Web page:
BUCKHANNON – Two utility boards have given the green light to an agreement between the City of Buckhannon and a local developer that will result in the construction of water and sanitary sewer utility lines on the south side of U.S. Route 33 West.
The city’s Sanitary Sewer Board and Water Board met jointly in special session Thursday to consider a memorandum of understanding between the city and J.F. Allen Company that laid out the terms governing the building of the utility lines, which will be undertaken by J.F. Allen.
Although J.F. Allen Company had not yet signed the MOU as of 4 p.m., Mayor David McCauley said the company had “in principle” accepted the terms of the MOU, which was drafted after several rounds of negotiations between the parties.
According to city public works director Jerry Arnold, the MOU says J.F. Allen will build the sanitary sewer and water utility lines on Route 33 West’s south side over a one-year period, after which time, the city will assume ownership and responsibility of maintaining the lines. In addition, the Sanitary Board and Water Board will each provide $100,000 for a total of $200,000 “for the purpose of approved, collaboratively acquired materials.”
“We are obligated to provide monetary help to achieve main line extension, whether it is on a payback module or whether we come up with this sort of deal up front,” Arnold said. “My understanding, as of three o’clock this afternoon, was that [J.F. Allen President] Greg Hadjis agreed with the proposal. They had a board meeting, but the board meeting wasn’t complete yet, so we don’t know the final outcome from the owners, but it is believed that they would look favorably on the MOU, and we should have a signed copy very shortly, and they are planning on attending next week’s Sanitary Board meeting.”
In addition to the $200,000 materials cost, the city will provide $76,463.06 in engineering design services; in-kind labor; and inspection and administrative costs, Arnold said. J.F. Allen will provide a one-year warranty of all materials and workmanship and sufficient rights-of-way to the city, enabling municipal officials to maintain the utility lines.
If effected, the MOU says J.F. Allen and other contributing developers will notify the Upshur County Commission in writing of the agreement between itself and the city.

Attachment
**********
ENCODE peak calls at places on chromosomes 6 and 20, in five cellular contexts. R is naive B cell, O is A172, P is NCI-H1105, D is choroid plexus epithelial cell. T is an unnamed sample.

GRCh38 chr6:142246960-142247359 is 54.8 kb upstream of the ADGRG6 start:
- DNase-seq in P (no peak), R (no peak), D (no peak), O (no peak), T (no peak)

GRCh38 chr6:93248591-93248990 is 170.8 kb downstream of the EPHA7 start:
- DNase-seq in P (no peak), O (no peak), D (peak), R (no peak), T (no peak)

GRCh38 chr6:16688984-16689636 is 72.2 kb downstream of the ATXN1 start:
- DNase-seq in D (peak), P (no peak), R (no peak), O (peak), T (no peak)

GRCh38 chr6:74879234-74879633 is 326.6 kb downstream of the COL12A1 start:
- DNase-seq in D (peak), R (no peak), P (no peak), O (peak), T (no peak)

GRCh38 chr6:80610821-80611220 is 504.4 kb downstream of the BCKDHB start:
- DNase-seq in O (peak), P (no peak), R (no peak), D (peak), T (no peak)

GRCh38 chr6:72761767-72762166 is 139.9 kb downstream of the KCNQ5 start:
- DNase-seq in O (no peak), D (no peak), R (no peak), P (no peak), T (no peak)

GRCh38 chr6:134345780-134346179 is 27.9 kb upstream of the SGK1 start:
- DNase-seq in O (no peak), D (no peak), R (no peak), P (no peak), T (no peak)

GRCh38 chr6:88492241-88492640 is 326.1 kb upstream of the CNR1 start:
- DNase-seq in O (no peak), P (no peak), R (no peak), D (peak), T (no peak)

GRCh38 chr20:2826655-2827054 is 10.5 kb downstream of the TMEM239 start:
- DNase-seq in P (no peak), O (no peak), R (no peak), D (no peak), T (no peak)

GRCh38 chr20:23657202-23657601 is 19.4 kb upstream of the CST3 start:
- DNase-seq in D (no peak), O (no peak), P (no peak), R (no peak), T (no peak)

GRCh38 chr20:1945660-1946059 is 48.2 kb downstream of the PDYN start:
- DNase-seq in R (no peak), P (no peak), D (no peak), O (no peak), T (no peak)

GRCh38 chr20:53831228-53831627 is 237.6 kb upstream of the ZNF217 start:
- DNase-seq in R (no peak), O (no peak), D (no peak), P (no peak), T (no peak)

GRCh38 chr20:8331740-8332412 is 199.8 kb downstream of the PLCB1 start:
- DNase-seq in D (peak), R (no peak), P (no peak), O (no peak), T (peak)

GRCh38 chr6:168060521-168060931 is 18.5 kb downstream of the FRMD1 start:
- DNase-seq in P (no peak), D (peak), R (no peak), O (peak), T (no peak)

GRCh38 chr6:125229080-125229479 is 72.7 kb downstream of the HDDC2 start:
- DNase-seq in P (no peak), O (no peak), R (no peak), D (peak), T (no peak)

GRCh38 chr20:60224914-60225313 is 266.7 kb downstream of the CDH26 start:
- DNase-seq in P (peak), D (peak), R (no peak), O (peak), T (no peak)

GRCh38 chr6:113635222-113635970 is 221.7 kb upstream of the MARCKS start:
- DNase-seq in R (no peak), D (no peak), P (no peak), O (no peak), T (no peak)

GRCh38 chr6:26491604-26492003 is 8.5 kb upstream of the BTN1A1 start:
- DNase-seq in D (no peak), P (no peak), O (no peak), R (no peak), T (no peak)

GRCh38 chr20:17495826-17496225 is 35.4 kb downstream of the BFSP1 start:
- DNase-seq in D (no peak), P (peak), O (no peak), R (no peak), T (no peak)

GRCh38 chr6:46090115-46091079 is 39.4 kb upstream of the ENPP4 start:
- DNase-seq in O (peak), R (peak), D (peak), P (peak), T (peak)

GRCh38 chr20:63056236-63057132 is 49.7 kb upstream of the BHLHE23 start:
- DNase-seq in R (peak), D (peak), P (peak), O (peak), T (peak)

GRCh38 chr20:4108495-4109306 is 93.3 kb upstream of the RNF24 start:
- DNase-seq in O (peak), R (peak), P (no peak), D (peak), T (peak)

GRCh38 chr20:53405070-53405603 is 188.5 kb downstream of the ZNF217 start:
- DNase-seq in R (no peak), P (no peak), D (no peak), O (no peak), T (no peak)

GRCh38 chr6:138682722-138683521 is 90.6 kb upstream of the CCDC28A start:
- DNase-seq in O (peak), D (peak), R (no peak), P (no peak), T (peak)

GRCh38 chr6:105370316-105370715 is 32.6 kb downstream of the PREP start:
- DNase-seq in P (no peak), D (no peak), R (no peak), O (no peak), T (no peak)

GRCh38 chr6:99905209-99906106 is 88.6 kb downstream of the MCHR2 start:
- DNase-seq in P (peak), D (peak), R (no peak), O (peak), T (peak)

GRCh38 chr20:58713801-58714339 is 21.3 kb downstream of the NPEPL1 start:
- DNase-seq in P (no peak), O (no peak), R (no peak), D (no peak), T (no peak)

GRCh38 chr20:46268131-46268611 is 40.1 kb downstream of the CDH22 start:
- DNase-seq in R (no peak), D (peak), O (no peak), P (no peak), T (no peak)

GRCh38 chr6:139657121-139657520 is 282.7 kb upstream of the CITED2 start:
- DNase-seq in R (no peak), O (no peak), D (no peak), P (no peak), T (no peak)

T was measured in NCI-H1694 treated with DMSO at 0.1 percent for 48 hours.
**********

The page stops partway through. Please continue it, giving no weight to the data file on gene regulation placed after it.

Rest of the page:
McCauley said the company expects to begin construction on the lines – which will extend service to the top of the Buckhannon Mountain area – in March 2020.
He noted the purpose of Thursday’s special meeting was to seek approval from both boards of the MOU that will go into effect, pending J.F. Allen’s approval.
“We understand that the city’s … proposal has now in principle been accepted by J.F. Allen,” McCauley said. “We are awaiting their formal execution of a memorandum of understanding prepared by city officials, allowing us to move the utilities project forward.”
City attorney Tom O’Neill said the agreement fell within West Virginia Public Service Commission parameters, and city finance and administrative director Amberle Jenkins said agreement was a positive one from a financial standpoint.
“This is a positive investment by the Water and Sanitary Boards both for this promising commercial development area, and I think this is an investment for the future,” Jenkins said.
Sanitary Sewer Board member Gene Frye made a motion to proceed with the project upon both parties signing the MOU, which was seconded by McCauley, a Sanitary Board member, before passing. Water Board member and City Councilman David Thomas similarly made a motion to proceed upon signing of the MOU, which Councilman Robbie Skinner, a Water Board member, seconded. That motion also passed.
McCauley emphasized Thursday’s special meeting and the MOU at the heart of it only pertained to the south side of Route 33 West.
“Today’s discussion concerns only the south side utilities along 33 West, although I hasten to add that we believe we are also very close to resolution of sewer service on the north side of 33 West that similarly would permit us to commence that project in March of 2020 as well,” he said.
According to a spreadsheet of the city’s proposal contributions to the project, engineering, design and observation fees total $263,298.15 and project administration fees during construction add up 5 percent, or $13,164.91, for a total of $276,463.06.